Merck's heart attack.
A Texas jury has ordered that Merck & Co. pay more than a quarter of a billion dollars in damages to the widow of a man who died after taking the painkiller Vioxx - even though Vioxx probably didn't cause his death. With 7,500 other Vioxx lawsuits already filed, Merck's potential liability is a big number followed by a string of zeroes. Texas has limits on punitive damages that will reduce the award, but even so, the verdict is a blow to Merck - and a barometer of how the public feels about the pharmaceutical industry.
The victim, a 59-year-old triathlete named Robert Ernst, died of arrhythmia or an irregular heartbeat, according to his death certificate. Vioxx is not suspected of causing those conditions. Patients who take the drug have an elevated risk of heart attack or stroke. To reach their verdict the jurors had to make a speculative leap, accepting the possibility that Vioxx caused a problem that was undetected by the coroner.
Jurors' readiness to make such a leap is bad news for Merck and other makers of the pain medicines called COX-2 inhibitors. Merck's lawyers thought Ernst had a relatively weak case, and that the scientific evidence presented in the courtroom favored the company. But the jury saw the case in a wider context: They perceived the company as working to divert public attention from Vioxx's cariovascular effects while continuing to promote its lucrative product.
Evidence of Vioxx's link to heart attacks and strokes emerged even before the drug won approval by the Food and Drug Administration in 1999. The fact that a drug might cause adverse reactions is not surprising - the earlier generation of pain medications for which COX-2 inhibitors were a substitute cause stomach and other problems in some patients. But Merck advertised Vioxx without clear reference to the risks.
In 2001 the FDA warned Merck of misrepresentation in its marketing of Vioxx, and a year later approved a new label containing more explicit information about strokes and heart attacks. Last September the company suspended sales of the drug, but by then the pattern perceived by the Texas jurors had been set: Merck, under the tolerant eye of the FDA, placed sales above safety.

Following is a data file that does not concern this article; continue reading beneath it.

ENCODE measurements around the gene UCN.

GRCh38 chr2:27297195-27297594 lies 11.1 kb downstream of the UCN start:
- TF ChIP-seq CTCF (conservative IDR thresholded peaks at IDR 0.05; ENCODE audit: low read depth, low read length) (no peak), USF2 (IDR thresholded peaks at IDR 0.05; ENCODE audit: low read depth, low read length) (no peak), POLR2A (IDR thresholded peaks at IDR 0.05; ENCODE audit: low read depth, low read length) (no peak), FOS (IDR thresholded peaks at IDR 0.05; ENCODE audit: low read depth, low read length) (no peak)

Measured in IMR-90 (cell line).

The case provides a lesson about the pitfalls of mass marketing of pharmaceuticals. Such advertising is intended to get people to seek a prescription for a drug; information that might cloud the message is downplayed or screened out. The ads are aimed at people who know little about medicine or pharmacology. Facts about small but statistically significant effects are presented in tiny print or recited at an auctioneer's pace. In the case of blockbuster drugs like Vioxx, which was taken by 20 million Americans, a small risk can affect thousands of people - enough to ruin a company if a jury sees its actions as self-serving or deceptive.
Merck insists that it will "vigorously defend against individual Vioxx cases one by one." But the Texas verdict suggests that the company is in for a long slog through to courts, and that jurors will sympathize with plaintiffs claiming to have received insufficient warnings about health risks. The simple, positive messages of 30-second TV spots are poorly suited to the field of medicine, where one size rarely fits all and exceptions can be found to every claim.
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|Title Annotation:||Editorials; Vioxx verdict is marketing's boomerang|
|Publication:||The Register-Guard (Eugene, OR)|
|Date:||Aug 23, 2005|
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